Graeme Swann has been a ubiquitous presence in England's Ashes campaign, from his series-long tussle with Australia's main man, Michael Hussey, to his lead role in the sprinkler dance with which the squad celebrated the moment of victory at Melbourne. Through his acclaimed tour video, the insight track on a happy and harmonious squad has been plain to see. But his actual on-field contributions have been rather more subdued than he would have planned. Five matchwinning wickets at Adelaide and a vital holding role at the MCG have been offset by two anonymous outings at Brisbane and Perth. But Sydney is traditionally a spinner's sanctuary. He will expect to make feathers fly.
A new year, a new team for Australia. Ponting's broken finger means he will be absent from their ranks for the first time since the tour of India in 2004-05, some 73 Tests ago, while Ryan Harris's stress fractured ankle deprives them of arguably their most tireless fast-bowling option, and a man who claimed a career-best 6 for 47 at Perth a fortnight ago. Khawaja, Australia's first Muslim Test cricketer, will step into Ponting's immense shoes at No. 3, while Beer will finally get an outing after carrying the stubbies at the WACA and the MCG. Doug Bollinger is 12th man.
Australia 1 Shane Watson, 2 Phillip Hughes, 3 Usman Khawaja, 4 Michael Clarke (capt), 5 Michael Hussey, 6 Steven Smith, 7 Brad Haddin (wk), 8 Mitchell Johnson, 9 Peter Siddle, 10 Michael Beer, 11 Ben Hilfenhaus.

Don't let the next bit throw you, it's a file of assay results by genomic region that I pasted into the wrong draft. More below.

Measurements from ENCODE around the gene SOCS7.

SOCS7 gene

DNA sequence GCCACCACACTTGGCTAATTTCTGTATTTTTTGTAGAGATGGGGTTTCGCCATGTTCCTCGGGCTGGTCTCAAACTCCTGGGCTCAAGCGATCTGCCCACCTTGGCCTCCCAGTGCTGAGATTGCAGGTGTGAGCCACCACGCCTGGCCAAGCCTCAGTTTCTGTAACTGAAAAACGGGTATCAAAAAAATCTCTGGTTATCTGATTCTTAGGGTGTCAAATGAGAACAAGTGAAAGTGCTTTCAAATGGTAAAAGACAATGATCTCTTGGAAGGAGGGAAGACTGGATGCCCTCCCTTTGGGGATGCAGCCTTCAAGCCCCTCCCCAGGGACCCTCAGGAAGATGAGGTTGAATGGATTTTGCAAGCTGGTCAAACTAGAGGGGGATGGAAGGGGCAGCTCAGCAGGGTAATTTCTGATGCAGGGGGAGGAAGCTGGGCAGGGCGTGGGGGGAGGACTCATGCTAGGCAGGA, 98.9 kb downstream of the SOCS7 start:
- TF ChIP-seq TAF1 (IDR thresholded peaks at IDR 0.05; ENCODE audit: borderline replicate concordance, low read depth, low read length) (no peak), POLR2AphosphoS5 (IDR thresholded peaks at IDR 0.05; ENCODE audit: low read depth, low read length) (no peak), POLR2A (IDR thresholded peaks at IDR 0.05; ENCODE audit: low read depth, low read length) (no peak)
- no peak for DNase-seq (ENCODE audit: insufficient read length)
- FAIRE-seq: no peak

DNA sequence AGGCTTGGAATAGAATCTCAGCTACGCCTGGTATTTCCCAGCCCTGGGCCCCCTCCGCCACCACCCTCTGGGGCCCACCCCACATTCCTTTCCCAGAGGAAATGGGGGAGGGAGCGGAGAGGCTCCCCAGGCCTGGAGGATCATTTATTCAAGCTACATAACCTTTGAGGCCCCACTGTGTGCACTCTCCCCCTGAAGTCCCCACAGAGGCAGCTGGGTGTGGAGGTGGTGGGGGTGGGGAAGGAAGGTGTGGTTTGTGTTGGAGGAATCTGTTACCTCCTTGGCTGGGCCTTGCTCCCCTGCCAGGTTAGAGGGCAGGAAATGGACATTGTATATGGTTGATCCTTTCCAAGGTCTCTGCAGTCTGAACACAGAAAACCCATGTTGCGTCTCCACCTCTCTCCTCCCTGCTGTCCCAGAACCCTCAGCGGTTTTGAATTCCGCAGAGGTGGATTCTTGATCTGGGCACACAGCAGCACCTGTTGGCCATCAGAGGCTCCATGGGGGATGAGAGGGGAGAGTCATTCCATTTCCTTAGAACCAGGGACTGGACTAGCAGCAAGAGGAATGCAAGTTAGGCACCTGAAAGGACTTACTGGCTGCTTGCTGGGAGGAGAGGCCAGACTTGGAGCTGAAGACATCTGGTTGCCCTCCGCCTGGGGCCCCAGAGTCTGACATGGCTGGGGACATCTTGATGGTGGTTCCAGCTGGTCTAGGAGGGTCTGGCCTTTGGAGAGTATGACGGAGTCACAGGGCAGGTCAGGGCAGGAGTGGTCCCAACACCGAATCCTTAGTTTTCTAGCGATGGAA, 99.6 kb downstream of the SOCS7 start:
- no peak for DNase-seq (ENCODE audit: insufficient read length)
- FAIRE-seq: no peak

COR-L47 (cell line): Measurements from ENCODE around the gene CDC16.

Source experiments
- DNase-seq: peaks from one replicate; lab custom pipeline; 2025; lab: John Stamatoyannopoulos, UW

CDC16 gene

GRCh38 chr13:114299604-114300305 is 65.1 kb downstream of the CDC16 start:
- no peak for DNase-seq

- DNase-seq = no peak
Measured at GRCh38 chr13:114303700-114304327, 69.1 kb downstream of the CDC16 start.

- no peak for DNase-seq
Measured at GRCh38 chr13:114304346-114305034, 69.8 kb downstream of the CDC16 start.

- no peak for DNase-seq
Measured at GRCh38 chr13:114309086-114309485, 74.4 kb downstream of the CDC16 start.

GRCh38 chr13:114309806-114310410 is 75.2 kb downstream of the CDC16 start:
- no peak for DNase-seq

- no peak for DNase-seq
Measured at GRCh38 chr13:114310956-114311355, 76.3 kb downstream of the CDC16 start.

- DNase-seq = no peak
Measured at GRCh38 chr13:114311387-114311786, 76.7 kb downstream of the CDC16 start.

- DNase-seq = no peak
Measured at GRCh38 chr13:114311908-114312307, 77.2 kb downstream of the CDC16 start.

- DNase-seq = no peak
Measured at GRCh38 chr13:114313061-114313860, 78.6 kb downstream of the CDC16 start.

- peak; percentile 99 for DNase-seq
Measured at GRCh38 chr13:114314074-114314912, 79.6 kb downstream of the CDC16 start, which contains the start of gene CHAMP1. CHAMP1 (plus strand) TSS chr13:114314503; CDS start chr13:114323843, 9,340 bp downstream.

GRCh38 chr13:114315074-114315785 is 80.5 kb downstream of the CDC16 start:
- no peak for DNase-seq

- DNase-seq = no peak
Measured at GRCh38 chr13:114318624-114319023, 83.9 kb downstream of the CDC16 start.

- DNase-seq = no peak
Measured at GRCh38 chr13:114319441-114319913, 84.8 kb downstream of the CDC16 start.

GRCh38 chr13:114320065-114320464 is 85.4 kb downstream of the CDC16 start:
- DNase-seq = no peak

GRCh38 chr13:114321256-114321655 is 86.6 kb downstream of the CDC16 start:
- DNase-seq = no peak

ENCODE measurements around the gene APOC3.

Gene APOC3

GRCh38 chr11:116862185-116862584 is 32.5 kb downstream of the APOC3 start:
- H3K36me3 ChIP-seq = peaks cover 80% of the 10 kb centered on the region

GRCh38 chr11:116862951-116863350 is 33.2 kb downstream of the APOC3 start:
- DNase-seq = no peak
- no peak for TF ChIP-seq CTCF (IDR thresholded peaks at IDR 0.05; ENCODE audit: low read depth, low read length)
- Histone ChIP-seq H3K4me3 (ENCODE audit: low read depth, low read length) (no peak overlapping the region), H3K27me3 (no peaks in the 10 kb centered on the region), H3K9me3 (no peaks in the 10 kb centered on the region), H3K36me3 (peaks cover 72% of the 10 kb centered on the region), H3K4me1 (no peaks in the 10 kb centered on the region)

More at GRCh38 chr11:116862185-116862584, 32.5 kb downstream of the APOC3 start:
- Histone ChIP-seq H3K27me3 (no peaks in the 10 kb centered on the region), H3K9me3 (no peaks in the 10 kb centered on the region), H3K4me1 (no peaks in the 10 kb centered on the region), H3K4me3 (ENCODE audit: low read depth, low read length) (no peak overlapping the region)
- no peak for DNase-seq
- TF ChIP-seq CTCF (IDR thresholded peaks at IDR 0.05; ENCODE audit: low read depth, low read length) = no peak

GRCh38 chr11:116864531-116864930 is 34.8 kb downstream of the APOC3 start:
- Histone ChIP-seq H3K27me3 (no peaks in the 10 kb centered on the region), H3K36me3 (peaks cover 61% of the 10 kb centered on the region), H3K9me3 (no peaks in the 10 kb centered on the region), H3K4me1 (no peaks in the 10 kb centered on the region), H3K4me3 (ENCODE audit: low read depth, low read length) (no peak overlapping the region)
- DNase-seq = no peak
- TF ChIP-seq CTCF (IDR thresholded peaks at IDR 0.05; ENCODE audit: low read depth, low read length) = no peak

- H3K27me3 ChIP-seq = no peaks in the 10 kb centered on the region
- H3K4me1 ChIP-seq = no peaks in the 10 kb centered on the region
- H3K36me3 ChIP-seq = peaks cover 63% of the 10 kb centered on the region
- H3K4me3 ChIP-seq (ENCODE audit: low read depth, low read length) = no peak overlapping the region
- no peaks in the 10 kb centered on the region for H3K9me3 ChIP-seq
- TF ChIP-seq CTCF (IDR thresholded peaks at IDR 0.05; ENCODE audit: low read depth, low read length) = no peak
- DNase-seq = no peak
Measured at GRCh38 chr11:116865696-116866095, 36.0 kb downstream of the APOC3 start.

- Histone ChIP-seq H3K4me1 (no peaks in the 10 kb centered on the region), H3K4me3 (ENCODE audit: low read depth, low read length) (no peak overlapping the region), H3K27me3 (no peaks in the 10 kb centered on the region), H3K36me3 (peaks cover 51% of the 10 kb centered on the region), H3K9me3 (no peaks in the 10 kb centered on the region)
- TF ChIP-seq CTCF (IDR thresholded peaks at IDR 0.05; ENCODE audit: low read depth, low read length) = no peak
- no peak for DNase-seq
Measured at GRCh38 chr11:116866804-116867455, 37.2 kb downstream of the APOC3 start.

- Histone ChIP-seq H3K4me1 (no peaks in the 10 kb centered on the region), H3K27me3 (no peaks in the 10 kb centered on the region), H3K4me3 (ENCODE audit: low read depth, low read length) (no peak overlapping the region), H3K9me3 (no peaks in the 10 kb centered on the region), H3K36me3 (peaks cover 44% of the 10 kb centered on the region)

Paul Collingwood's form remains a concern for England, but he will surely play, albeit at No. 6, for what could yet be his final appearance in Test cricket. After his heroics in the fourth Test, Tim Bresnan has earned the right to keep his place in England's pace attack, despite the claims of the rested Steven Finn and the ever-eager but as-yet-unused Ajmal Shahzad.
England (probable) 1 Andrew Strauss (capt), 2 Alastair Cook, 3 Jonathan Trott, 4 Kevin Pietersen, 5 Ian Bell, 6 Paul Collingwood, 7 Matt Prior (wk), 8 Tim Bresnan, 9 Graeme Swann, 10 Chris Tremlett, 11 James Anderson
Pitch and conditionsSydney's traditional characteristics will please Swann after a series in which only one surface, Adelaide, has truly played into his hands. But, according to David Saker, England's revered bowling coach and the architect of their strategies for all five Tests, it will also swing at the SCG. James Anderson will be licking his lips, but so too Mitchell Johnson. The curator Tom Parker says win the toss and bat, and to expect spin from day three, but heavy overnight rain may tempt the captains to bowl.
Stats and trivia
Quotes"He'll be an aggressive captain, always looking to take wickets out there, make changes to the field and with the bowlers. That's the way Australians have played our cricket as long as I can remember. I think he'll be a very positive captain."
"We had one night out after the game, you should celebrate a Test victory and an Ashes-retaining victory heavily. I tried to a lead a merry dance, but that was one night and we've moved on."
Graeme Swann says that England's focus is back on the job after some heady times following the Melbourne win